• Sign the attestation form, indicating they are in compliance with Section 301 of the National Organ Transplant Act (NOTA), as amended (42 U.S.C. 274e) which stipulates in part “[i]t shall be unlawful for any person to knowingly acquire, receive, or otherwise transfer any human organ for valuable consideration for use in human transplantation if the transfer affects interstate commerce.”• Travel from their primary residence to the transplant centerThe transplant center where the donation occurs must:
• Attest to its status of good standing with the Organ Procurement and Transplantation Network (i.e., it does not have a designation of “Member Not in Good Standing”)• Be registered with NLDACWho Can Apply for Assistance?
Individuals considering becoming a living organ donor can apply for help with their travel expenses, lost wages, and dependent care expenses from NLDAC if they cannot be reimbursed for these costs by their recipient, a state program, or an insurance company. There is no direct assistance for transplant recipients through this program, though their information is required for the donor’s application.
Living donors of what type of organ can apply?
Kidney, Liver, Uterus, Intestine and Lung.
What Are the NLDAC’s Residency Requirements?
The donor and recipient must both be US citizens or lawfully present residents, and have their primary residence in the US or its territories
How Is Eligibility Determined?
Eligibility is determined based on the transplant recipient’s household income. The recipient’s yearly household income should not be more than 350% of the current HHS Poverty Guidelines. If the recipient’s household income is higher, but they would have trouble paying for their donor’s expenses, they must complete and submit a financial hardship waiver worksheet with their application. NLDAC does not currently limit donor household income, but will prioritize funding for donors whose household income is within these guidelines if there is not enough funding to approve all eligible applications.
How Does The Center Define a Household?
For the purposes of NLDAC eligibility, a household is defined as a person living alone or a group of people living together. They do not have to be related. Under this definition, a person who lives with others but lives independently and shares basic living expenses, like roommates, can be a separate household. People who cannot be considered a separate household are spouses living together, parents living with their natural, adopted, or stepchildren, or children living with their natural, adopted, or stepparents, unless the child is 22 years or older.
Why Is The Recipient’s Household Income Considered?
Authorizing legislation mandates that the recipient’s ability to pay must be taken into consideration as part of this program. The National Organ and Transplant Act (NOTA) of 1984 has always provided that the recipient may reimburse the donor for certain expenses associated with donating an organ. The establishment of NLDAC does not change this. NLDAC was established to assist donors, and priority is given to individuals who would otherwise not be able to donate because neither the donor nor recipient can afford the expenses associated with the donor’s travel (e.g., airfare, lodging, meals) and/or lost wages.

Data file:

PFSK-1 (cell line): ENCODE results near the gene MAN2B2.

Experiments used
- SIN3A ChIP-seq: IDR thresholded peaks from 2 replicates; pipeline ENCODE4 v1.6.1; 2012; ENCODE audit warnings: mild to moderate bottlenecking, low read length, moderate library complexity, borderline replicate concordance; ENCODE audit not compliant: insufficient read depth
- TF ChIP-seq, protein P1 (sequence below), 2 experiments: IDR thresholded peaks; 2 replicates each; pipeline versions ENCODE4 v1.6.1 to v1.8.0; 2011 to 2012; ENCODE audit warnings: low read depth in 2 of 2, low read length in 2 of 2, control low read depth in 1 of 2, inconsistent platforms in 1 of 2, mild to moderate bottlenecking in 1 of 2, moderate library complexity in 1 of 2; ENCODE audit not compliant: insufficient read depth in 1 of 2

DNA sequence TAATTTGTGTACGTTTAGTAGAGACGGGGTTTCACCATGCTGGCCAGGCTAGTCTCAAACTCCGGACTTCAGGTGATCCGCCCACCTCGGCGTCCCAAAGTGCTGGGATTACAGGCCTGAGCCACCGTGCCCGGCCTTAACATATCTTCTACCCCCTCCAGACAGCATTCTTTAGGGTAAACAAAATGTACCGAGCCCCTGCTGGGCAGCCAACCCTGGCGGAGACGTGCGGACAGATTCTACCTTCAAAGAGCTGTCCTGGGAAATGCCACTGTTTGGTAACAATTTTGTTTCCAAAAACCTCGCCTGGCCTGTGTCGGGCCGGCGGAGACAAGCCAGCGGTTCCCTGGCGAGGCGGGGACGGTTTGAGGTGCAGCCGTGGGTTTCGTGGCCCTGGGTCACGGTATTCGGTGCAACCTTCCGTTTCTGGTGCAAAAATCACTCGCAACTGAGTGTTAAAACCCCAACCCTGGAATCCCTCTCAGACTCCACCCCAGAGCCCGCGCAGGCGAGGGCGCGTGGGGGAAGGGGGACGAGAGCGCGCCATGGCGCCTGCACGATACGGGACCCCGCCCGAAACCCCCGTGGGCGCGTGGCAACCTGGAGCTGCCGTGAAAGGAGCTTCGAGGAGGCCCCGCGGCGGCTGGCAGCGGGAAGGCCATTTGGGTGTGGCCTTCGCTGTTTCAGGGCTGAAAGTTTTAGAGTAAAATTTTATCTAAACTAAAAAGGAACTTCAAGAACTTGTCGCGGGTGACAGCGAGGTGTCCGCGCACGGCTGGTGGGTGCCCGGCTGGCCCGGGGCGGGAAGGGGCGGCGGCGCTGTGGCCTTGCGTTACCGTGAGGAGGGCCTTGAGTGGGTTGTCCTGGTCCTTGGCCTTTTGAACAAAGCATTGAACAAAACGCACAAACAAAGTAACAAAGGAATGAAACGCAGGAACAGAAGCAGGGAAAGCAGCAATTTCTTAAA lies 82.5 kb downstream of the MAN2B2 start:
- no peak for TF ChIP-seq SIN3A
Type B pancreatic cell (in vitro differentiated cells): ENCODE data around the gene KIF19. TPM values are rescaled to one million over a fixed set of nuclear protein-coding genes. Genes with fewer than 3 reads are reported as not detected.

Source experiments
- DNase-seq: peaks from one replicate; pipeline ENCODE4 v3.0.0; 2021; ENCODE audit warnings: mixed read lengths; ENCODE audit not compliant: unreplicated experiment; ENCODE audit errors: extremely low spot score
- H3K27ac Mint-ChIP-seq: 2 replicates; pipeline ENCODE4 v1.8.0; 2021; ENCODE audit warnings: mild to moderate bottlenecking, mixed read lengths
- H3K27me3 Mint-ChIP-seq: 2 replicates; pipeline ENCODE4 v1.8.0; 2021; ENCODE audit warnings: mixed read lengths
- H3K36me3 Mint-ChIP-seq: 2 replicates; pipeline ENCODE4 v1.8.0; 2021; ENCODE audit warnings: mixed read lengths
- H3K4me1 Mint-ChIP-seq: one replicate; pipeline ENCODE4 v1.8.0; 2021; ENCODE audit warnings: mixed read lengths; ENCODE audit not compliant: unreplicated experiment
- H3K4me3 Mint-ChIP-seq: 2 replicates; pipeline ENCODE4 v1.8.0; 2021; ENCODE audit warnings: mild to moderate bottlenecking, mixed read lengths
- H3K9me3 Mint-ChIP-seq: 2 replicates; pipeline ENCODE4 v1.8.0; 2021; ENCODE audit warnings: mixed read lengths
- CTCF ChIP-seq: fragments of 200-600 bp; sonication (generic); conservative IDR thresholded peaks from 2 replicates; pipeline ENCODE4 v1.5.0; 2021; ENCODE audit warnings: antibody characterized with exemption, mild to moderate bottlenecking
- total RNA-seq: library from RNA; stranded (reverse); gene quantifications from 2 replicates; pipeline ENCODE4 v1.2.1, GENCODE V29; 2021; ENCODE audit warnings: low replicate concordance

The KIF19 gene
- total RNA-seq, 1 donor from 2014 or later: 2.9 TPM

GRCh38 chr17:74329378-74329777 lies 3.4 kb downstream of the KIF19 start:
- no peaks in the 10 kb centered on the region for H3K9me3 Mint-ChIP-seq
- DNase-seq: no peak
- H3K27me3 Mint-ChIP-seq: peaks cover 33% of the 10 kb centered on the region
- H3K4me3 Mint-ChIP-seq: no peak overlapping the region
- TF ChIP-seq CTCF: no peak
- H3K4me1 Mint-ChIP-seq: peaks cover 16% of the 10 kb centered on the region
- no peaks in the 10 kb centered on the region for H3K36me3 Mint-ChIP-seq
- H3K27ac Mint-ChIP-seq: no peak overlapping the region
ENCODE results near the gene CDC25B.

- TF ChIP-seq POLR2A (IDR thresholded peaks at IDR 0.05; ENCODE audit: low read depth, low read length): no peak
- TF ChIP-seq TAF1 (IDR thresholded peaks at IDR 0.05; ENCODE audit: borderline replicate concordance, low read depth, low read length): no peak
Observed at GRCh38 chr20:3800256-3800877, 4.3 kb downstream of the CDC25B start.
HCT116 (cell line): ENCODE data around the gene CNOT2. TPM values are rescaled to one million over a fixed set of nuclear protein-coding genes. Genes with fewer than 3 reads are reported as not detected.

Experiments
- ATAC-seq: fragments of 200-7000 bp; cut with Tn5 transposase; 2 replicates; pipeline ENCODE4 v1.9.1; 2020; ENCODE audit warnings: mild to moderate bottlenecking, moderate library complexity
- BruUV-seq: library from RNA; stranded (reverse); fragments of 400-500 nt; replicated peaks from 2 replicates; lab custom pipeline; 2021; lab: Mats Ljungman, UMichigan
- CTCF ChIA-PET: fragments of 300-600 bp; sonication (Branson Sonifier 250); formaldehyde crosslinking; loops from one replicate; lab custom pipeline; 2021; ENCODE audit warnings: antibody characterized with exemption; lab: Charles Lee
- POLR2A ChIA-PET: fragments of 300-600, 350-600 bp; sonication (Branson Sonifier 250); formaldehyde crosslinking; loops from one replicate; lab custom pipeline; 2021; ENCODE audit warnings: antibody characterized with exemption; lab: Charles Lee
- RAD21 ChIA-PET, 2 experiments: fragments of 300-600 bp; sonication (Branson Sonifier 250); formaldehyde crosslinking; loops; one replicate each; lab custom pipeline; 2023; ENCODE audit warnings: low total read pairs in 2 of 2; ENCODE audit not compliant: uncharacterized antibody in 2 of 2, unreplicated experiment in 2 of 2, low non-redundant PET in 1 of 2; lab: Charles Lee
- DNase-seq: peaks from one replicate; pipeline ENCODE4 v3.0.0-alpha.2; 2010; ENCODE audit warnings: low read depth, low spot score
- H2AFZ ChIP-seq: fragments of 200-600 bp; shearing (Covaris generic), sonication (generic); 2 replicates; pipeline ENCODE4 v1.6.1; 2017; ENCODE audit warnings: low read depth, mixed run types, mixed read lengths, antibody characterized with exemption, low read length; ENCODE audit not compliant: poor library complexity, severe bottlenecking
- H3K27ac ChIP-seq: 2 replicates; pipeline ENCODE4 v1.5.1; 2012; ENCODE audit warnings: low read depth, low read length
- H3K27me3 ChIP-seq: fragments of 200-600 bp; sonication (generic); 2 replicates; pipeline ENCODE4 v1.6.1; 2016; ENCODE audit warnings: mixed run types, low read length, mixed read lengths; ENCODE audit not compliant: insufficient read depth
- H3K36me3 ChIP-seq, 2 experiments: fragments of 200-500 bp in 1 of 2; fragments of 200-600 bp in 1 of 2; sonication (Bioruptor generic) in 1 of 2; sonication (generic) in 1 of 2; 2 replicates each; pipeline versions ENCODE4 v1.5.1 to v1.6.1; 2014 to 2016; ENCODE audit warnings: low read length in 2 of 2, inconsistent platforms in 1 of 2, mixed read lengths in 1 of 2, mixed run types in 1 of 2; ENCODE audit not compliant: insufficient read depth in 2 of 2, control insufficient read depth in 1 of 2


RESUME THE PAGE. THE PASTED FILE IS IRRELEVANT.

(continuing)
Who May Not Be Eligible?
The Organ Donation and Recovery Improvement Act outlines three situations in which NLDAC cannot provide funding, even if the applicant meets the other eligibility requirements. Specifically, we can only provide funds to donors whose expenses cannot be reimbursed by their recipient, an insurance company, or a state program.
• Reimbursement by the recipient: The National Organ Transplant Act allows organ recipients to pay for their living donors’ travel, lodging, and lost wages in connection with the donation. NLDAC must assess the recipient’s ability to help their donor before approving an application.
• Reimbursement by an insurance company: Some insurance policies provide a travel benefit for their clients’ living donors. Recipients should check with their insurance company before submitting a NLDAC application to see what support is available for their donor. NLDAC can work with donors who receive partial reimbursement of their expenses from an insurance company to cover unreimbursed expenses. Donors to recipients who are fully commercially insured by UnitedHealthcare can apply for reimbursement of travel expenses from UnitedHealthcare through NLDAC’s website.
• Reimbursement by a state program: Donors and recipients who live in Iowa may be eligible for reimbursement of travel expenses through the Anatomical Gift Public Awareness and Transplantation Fund. NLDAC cannot accept applications for reimbursement of travel expenses from Iowa residents or donors to Iowa residents due to the existence of this alternative reimbursement system. These donors may apply for reimbursement of lost wages and dependent care expenses from NLDAC.
Are Non-Directed Donors Eligible?
An anonymous, non-directed donor is someone who donates an organ without choosing their recipient or knowing who the recipient is. In reviewing these donors’ applications, NLDAC does not require or consider any information about the recipient.
NLDAC’s eligibility guidelines, which were established by the Health Resources and Services Administration and published in the Federal Register, and The Final Rule authorizing the use of federal funding can be consulted.
How To Apply
The application process is a 3 step process: